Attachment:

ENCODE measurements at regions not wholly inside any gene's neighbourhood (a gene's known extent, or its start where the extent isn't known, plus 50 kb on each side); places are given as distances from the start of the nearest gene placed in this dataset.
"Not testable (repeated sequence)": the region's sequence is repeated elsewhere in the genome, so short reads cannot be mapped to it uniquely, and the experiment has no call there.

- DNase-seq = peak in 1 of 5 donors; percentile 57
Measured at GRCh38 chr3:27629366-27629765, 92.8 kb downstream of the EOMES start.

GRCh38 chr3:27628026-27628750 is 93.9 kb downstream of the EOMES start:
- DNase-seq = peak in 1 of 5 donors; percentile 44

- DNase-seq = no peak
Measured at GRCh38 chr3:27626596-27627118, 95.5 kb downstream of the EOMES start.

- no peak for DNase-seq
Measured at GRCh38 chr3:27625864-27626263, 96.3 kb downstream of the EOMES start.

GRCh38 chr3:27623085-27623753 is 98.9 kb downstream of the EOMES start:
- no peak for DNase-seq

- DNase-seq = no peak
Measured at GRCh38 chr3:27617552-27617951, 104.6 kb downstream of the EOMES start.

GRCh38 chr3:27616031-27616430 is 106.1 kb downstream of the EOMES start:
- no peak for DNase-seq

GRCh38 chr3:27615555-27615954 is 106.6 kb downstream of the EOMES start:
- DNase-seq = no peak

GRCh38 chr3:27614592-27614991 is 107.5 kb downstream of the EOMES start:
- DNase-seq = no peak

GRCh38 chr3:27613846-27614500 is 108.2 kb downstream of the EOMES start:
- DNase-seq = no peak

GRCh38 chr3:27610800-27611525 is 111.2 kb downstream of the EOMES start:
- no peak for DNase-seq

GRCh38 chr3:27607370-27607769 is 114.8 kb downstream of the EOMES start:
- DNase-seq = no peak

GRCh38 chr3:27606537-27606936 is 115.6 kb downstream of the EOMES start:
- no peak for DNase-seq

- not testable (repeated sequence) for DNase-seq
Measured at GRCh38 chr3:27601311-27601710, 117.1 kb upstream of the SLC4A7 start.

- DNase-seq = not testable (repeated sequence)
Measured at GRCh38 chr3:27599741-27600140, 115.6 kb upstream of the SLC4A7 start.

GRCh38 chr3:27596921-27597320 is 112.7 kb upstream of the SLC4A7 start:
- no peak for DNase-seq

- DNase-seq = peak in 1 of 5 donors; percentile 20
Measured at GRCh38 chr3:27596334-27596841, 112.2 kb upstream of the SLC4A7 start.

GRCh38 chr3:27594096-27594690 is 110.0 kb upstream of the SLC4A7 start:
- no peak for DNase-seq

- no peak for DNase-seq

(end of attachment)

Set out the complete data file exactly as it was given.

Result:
ENCODE measurements at regions not wholly inside any gene's neighbourhood (a gene's known extent, or its start where the extent isn't known, plus 50 kb on each side); places are given as distances from the start of the nearest gene placed in this dataset.
"Not testable (repeated sequence)": the region's sequence is repeated elsewhere in the genome, so short reads cannot be mapped to it uniquely, and the experiment has no call there.

- DNase-seq = peak in 1 of 5 donors; percentile 57
Measured at GRCh38 chr3:27629366-27629765, 92.8 kb downstream of the EOMES start.

GRCh38 chr3:27628026-27628750 is 93.9 kb downstream of the EOMES start:
- DNase-seq = peak in 1 of 5 donors; percentile 44

- DNase-seq = no peak
Measured at GRCh38 chr3:27626596-27627118, 95.5 kb downstream of the EOMES start.

- no peak for DNase-seq
Measured at GRCh38 chr3:27625864-27626263, 96.3 kb downstream of the EOMES start.

GRCh38 chr3:27623085-27623753 is 98.9 kb downstream of the EOMES start:
- no peak for DNase-seq

- DNase-seq = no peak
Measured at GRCh38 chr3:27617552-27617951, 104.6 kb downstream of the EOMES start.

GRCh38 chr3:27616031-27616430 is 106.1 kb downstream of the EOMES start:
- no peak for DNase-seq

GRCh38 chr3:27615555-27615954 is 106.6 kb downstream of the EOMES start:
- DNase-seq = no peak

GRCh38 chr3:27614592-27614991 is 107.5 kb downstream of the EOMES start:
- DNase-seq = no peak

GRCh38 chr3:27613846-27614500 is 108.2 kb downstream of the EOMES start:
- DNase-seq = no peak

GRCh38 chr3:27610800-27611525 is 111.2 kb downstream of the EOMES start:
- no peak for DNase-seq

GRCh38 chr3:27607370-27607769 is 114.8 kb downstream of the EOMES start:
- DNase-seq = no peak

GRCh38 chr3:27606537-27606936 is 115.6 kb downstream of the EOMES start:
- no peak for DNase-seq

- not testable (repeated sequence) for DNase-seq
Measured at GRCh38 chr3:27601311-27601710, 117.1 kb upstream of the SLC4A7 start.

- DNase-seq = not testable (repeated sequence)
Measured at GRCh38 chr3:27599741-27600140, 115.6 kb upstream of the SLC4A7 start.

GRCh38 chr3:27596921-27597320 is 112.7 kb upstream of the SLC4A7 start:
- no peak for DNase-seq

- DNase-seq = peak in 1 of 5 donors; percentile 20
Measured at GRCh38 chr3:27596334-27596841, 112.2 kb upstream of the SLC4A7 start.

GRCh38 chr3:27594096-27594690 is 110.0 kb upstream of the SLC4A7 start:
- no peak for DNase-seq

- no peak for DNase-seq